- Any non-seafood meat with fish â€“ if you brine fish with any meat that is not seafood, it will generally make the other meat that it is being brined with taste like fish.
Not only is that unpleasant, because who wants their pork to taste like fish, but it is also very inconvenient because you would have wasted a whole piece of meat that you will more than likely now not want to use.
- Chicken with any other kind of meat.
- Meat that should not be brined – brining meat that shouldn’t be brined with meat that can be brined â€“ for example, you should not brine a piece of pork belly, that will be great being brined, with some pork sausages, which should not be brined at all.
- Mixed species â€“ some people say that it is fine to mix meats from different speciesâ€™ meat together, while others say that it is a bad idea.
For example, you might read that it is fine to brine pork and beef together, while other sources say you absolutely should not â€“ maybe it is then best to avoid mixing different speciesâ€™ meat.
NOTE: If ever you are unsure whether it is safe or not to mix two different types of meat in one brine, rather play it safe every time and make two separate brines, as raw meat is not something that should be messed around with â€“ so if it is not clearly safe, rather do not do it.
How Do You Brine Different Meats Together?
The way you would start to brine different meats together is by selecting the meats you want to brine together â€“ suppose that you want to brine trout and shrimp together.
Here are the basic steps:
First, make sure the fresh trout and shrimp are clean. Next, in a bowl, you will mix together water, salt, and sugar.
Once the salt and sugar have dissolved properly into the water, put the trout and shrimp in the water and make sure they are fully submerged â€“ if you need to, you can use a mug or bowl to weigh them down, or I really like to use these fermentation weights that can be ordered from Amazon.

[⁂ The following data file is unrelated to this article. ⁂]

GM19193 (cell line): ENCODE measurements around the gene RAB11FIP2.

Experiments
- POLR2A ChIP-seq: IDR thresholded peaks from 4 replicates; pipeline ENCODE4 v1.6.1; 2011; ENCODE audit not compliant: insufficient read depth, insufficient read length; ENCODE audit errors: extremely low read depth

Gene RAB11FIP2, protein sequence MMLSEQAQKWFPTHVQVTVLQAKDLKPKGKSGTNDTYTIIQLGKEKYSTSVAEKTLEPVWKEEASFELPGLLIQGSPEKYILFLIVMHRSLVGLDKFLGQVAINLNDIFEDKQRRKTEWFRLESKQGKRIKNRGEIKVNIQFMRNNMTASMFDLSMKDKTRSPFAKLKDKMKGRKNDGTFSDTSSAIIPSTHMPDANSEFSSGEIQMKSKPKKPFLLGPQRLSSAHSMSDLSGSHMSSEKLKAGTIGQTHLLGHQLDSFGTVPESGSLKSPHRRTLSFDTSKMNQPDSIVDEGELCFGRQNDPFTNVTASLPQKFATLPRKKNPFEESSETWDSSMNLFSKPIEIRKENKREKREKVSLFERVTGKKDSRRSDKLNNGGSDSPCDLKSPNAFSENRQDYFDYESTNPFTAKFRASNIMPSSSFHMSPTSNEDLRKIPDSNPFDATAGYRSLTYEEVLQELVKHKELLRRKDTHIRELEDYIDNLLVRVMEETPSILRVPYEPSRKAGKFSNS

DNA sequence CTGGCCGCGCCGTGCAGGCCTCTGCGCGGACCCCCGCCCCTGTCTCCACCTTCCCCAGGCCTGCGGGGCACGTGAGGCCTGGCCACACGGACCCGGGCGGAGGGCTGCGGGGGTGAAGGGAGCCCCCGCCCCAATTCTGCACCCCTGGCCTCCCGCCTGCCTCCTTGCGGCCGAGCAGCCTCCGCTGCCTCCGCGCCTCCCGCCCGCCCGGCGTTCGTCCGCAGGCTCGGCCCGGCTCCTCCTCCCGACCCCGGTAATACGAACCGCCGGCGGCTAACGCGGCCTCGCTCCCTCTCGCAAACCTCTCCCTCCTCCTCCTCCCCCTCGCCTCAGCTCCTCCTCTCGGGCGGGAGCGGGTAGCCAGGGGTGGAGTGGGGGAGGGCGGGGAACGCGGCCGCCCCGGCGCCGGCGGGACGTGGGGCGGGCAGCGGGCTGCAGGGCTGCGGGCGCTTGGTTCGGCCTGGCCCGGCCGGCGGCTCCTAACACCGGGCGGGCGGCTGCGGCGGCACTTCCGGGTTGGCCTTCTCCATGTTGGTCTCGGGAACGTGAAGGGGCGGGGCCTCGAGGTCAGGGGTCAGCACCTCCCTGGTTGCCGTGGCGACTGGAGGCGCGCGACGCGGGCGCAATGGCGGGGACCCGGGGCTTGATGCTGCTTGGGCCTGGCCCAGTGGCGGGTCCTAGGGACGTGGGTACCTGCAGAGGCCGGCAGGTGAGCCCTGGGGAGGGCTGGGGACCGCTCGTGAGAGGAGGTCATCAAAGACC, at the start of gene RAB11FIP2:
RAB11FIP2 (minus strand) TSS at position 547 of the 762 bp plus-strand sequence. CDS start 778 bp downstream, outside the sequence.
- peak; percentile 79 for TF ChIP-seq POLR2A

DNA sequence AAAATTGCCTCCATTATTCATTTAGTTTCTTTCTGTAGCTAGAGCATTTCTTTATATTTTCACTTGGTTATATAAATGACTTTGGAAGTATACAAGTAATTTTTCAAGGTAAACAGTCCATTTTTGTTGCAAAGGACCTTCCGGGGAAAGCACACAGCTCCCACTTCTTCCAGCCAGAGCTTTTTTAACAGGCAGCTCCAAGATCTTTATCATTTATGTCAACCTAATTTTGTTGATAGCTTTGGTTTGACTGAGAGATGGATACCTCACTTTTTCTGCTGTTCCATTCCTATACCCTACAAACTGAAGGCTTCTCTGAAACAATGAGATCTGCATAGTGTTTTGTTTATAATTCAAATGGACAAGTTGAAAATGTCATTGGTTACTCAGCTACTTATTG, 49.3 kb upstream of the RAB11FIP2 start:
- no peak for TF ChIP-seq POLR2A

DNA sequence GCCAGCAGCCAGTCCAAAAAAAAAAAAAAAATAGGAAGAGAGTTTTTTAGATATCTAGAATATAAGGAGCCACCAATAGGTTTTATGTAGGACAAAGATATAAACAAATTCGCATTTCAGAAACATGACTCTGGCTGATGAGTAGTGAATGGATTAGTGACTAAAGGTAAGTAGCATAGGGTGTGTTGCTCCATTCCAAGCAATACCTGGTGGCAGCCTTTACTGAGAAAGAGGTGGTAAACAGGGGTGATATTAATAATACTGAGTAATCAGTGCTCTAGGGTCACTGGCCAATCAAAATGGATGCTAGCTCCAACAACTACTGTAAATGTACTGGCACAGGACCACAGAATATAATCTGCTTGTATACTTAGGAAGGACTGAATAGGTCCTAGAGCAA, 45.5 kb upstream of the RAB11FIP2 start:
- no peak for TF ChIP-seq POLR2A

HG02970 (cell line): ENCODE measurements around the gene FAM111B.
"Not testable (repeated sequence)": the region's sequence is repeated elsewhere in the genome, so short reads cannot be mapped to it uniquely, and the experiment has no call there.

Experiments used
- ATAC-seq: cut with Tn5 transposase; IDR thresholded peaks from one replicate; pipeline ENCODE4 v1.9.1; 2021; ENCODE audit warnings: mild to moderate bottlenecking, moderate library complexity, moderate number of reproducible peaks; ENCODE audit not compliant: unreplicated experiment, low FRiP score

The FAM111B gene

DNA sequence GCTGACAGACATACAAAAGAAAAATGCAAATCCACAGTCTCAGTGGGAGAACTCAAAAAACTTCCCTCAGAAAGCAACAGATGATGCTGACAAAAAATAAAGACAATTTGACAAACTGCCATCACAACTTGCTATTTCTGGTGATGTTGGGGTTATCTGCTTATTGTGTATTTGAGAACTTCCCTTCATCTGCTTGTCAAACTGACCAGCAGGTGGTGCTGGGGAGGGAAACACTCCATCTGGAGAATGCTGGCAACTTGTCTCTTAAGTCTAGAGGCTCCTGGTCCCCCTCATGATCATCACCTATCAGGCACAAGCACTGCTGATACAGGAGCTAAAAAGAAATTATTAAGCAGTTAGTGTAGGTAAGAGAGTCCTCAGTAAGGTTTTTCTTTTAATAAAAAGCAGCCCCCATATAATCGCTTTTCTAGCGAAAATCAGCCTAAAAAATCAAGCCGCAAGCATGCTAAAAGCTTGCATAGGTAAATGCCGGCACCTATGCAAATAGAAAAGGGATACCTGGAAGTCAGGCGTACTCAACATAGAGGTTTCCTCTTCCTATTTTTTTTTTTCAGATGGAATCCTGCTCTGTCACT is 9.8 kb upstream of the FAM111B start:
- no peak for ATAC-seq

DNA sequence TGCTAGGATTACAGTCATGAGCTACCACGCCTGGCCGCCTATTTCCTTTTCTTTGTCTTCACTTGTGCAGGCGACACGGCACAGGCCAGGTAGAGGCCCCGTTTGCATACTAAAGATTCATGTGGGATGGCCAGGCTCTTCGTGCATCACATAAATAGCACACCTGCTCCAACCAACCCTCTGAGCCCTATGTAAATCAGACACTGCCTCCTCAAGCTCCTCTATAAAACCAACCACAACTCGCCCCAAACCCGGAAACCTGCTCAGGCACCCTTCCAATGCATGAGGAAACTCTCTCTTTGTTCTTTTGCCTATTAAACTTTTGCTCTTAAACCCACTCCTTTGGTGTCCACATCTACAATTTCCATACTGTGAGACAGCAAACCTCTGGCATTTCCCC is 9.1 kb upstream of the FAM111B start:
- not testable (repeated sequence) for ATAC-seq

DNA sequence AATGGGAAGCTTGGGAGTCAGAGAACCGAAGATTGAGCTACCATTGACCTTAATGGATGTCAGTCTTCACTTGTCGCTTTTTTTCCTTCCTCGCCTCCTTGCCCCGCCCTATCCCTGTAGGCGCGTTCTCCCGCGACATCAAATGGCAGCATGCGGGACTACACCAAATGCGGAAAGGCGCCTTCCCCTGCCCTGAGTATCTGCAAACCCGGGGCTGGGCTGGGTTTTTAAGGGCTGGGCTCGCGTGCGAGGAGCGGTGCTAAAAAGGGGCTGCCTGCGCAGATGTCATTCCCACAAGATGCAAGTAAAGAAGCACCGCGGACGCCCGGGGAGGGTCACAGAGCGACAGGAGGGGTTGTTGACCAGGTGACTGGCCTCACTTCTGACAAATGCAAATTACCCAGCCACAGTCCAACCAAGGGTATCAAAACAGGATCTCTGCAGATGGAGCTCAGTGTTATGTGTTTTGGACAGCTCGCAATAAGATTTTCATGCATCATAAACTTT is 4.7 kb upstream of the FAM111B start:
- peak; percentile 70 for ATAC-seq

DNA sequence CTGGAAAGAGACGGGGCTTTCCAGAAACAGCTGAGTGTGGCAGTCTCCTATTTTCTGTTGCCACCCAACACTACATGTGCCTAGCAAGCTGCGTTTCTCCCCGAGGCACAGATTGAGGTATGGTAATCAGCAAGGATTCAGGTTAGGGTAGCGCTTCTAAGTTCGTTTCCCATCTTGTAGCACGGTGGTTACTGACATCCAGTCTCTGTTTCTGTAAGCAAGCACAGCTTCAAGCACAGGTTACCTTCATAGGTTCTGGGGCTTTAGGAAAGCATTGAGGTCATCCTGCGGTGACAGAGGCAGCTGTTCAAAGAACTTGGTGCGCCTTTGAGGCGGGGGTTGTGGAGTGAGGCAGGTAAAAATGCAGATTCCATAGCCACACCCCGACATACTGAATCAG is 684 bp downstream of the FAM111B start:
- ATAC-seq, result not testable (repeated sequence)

Keep the trout and shrimp in this brine for 15 minutes, that’s all the time that is needed!
Take the fish out of the brine and pat them dry before grilling, frying, or pan-searing them.
NOTE: Pork is far tougher than a lot of other meat, and therefore needs more time for the brine to help make it tender.
If you choose to brine something like pork chops and pork tenderloin together, the brining process will look different:
First, use a large bowl or container to mix and combine water and salt and stir until the salt is fully dissolved to make the brine. This large container with a lid from Amazon works great!
Add the different cuts of pork to the brine, making sure that the meat is fully submerged. Set the bowl or container aside in the fridge for up to 12 hours.
NOTE: How you brine different meats together will entirely depend on the types of meat that need to be brined â€“ make sure you do your research and only match meats together that will brine well and at a similar pace together for the best success.
You can brine different meats together without any problems, as long as you do your research and make certain that the meats that you have chosen to brine together will actually work well together.
When you are choosing the meats that you will brine together, be sure that they will brine at the same pace and will not be harmful in any way to each other when it comes to hygiene and bacteria.
So now that you know that you can brine different meats together make the perfect match of meats and get brining!
Wondering if you can mix different kefir grains together? Find out in my article here!
If you are trying to heal your gut naturally, fermented foods might be the answer. There is a diverse range of fermented foods available out there and you might be wondering which fermented food will...
Kimchi is the national food of South Korea. Almost every household in Korea has this spicy fermented vegetable dish stored in their kitchens. It is becoming popular in the West and is now available...